‘Beasts, burrowers and birds’: the enactment of researcher identities in UK business schools

Emma Bell, Daniel W. Clarke (Lead / Corresponding author)

    Research output: Contribution to journalArticlepeer-review

    16 Citations (Scopus)


    In this article, we suggest that management research constitutes a field of practice that is made practically intelligible through embodied enactment. This relies on imagination, constructing modes of belonging within communities of management research practice. Undergraduate students constitute a significant audience towards whom these self-presentational performances are directed. Our analysis is based on findings from four UK business schools where students participated in a free drawing and focus group exercise and were asked to visualize a management researcher. Through identification of three dominant animal metaphors of management research practice, we explore the symbolic relations whereby a prevailing image of the management researcher, as untouchable, solitary, aggressive, competitive and careerist, is socially constructed. We argue that this competitive, self-interested impression of research is detrimental to ethical, critically reflexive, reciprocal and participatory modes of research, and to the development of management research as a broadly inclusive system of social learning.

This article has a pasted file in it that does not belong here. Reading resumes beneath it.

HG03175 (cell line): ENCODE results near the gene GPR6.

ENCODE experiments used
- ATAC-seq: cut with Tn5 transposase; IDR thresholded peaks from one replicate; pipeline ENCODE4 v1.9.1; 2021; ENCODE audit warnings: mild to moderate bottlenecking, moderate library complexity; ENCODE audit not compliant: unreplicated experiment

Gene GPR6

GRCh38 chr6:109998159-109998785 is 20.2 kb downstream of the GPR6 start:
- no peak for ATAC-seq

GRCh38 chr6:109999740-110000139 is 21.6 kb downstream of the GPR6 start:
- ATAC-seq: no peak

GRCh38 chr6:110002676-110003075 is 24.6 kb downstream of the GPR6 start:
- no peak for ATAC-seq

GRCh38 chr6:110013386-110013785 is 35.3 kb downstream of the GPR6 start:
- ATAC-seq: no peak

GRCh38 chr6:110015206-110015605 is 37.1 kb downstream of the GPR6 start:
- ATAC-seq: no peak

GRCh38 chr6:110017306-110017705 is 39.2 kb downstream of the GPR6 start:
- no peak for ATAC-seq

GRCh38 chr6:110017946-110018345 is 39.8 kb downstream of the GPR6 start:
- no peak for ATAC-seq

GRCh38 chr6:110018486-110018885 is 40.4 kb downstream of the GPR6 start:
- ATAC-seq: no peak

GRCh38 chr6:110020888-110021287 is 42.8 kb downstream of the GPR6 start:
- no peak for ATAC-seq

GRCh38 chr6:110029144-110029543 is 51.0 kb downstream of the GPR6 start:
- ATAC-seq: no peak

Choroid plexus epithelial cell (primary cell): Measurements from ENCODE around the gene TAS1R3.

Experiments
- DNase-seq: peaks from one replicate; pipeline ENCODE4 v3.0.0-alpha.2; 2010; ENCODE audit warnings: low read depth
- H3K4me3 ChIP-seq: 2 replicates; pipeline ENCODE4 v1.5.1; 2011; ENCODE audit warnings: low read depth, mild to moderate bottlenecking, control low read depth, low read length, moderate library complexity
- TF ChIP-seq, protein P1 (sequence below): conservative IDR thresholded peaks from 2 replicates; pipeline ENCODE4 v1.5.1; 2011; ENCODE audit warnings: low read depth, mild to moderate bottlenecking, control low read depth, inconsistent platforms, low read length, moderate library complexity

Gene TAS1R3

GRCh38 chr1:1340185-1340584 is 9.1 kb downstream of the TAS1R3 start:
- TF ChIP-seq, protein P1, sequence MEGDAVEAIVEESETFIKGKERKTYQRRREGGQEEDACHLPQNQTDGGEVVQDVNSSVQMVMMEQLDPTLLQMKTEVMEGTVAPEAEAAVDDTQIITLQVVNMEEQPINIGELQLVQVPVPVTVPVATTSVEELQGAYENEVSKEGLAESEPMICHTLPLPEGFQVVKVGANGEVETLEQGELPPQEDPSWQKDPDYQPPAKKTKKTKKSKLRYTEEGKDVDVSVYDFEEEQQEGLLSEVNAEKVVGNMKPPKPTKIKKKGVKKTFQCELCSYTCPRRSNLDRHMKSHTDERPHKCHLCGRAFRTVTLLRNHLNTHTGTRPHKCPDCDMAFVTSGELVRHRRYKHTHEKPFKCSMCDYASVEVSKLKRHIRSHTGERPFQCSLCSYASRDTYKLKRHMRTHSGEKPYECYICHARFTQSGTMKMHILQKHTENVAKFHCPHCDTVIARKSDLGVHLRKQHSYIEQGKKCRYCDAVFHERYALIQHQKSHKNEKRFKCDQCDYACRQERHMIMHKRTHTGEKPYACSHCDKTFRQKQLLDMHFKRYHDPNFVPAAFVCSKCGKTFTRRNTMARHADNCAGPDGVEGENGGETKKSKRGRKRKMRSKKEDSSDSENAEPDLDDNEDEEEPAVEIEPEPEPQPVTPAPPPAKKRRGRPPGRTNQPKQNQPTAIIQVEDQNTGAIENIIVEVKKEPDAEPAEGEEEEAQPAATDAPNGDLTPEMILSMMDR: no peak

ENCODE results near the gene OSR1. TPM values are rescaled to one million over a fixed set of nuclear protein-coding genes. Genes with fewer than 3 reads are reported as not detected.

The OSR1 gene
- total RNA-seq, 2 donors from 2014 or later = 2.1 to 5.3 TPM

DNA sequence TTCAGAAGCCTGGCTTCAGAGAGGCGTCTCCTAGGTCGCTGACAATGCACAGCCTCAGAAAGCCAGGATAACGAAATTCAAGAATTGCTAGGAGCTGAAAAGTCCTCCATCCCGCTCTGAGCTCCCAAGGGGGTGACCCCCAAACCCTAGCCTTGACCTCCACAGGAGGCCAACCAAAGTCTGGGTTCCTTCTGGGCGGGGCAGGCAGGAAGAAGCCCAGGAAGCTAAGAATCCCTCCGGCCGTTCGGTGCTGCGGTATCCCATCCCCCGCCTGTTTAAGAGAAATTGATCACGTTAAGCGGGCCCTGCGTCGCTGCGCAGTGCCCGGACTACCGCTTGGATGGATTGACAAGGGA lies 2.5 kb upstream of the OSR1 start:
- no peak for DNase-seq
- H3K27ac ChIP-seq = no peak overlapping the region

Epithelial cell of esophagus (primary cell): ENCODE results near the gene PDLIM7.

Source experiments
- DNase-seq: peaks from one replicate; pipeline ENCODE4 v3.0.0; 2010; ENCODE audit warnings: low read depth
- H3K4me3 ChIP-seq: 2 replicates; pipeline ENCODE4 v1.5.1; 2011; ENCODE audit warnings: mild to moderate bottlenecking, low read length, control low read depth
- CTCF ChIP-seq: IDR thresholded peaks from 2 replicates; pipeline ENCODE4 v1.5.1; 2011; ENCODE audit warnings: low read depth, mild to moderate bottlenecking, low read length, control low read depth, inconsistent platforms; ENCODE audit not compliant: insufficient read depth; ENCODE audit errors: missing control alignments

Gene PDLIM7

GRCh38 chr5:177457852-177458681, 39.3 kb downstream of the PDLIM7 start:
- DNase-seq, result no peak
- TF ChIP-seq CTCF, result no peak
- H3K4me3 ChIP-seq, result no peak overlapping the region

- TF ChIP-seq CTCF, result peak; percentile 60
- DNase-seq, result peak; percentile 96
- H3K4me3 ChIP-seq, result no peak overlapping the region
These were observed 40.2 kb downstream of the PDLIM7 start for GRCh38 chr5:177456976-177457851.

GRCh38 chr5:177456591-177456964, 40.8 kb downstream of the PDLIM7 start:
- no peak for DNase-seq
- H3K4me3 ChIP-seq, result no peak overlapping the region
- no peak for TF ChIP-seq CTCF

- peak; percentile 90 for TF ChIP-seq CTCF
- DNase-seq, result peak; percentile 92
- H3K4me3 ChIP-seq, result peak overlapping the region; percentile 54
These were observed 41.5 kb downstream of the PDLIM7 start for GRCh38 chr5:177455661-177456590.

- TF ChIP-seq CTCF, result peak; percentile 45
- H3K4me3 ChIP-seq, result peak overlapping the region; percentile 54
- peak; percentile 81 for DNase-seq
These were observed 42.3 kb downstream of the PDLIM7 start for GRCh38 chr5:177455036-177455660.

Original languageEnglish
    Pages (from-to)249-266
    Number of pages18
    JournalManagement Learning
    Issue number3
    Publication statusPublished - 1 Jul 2014


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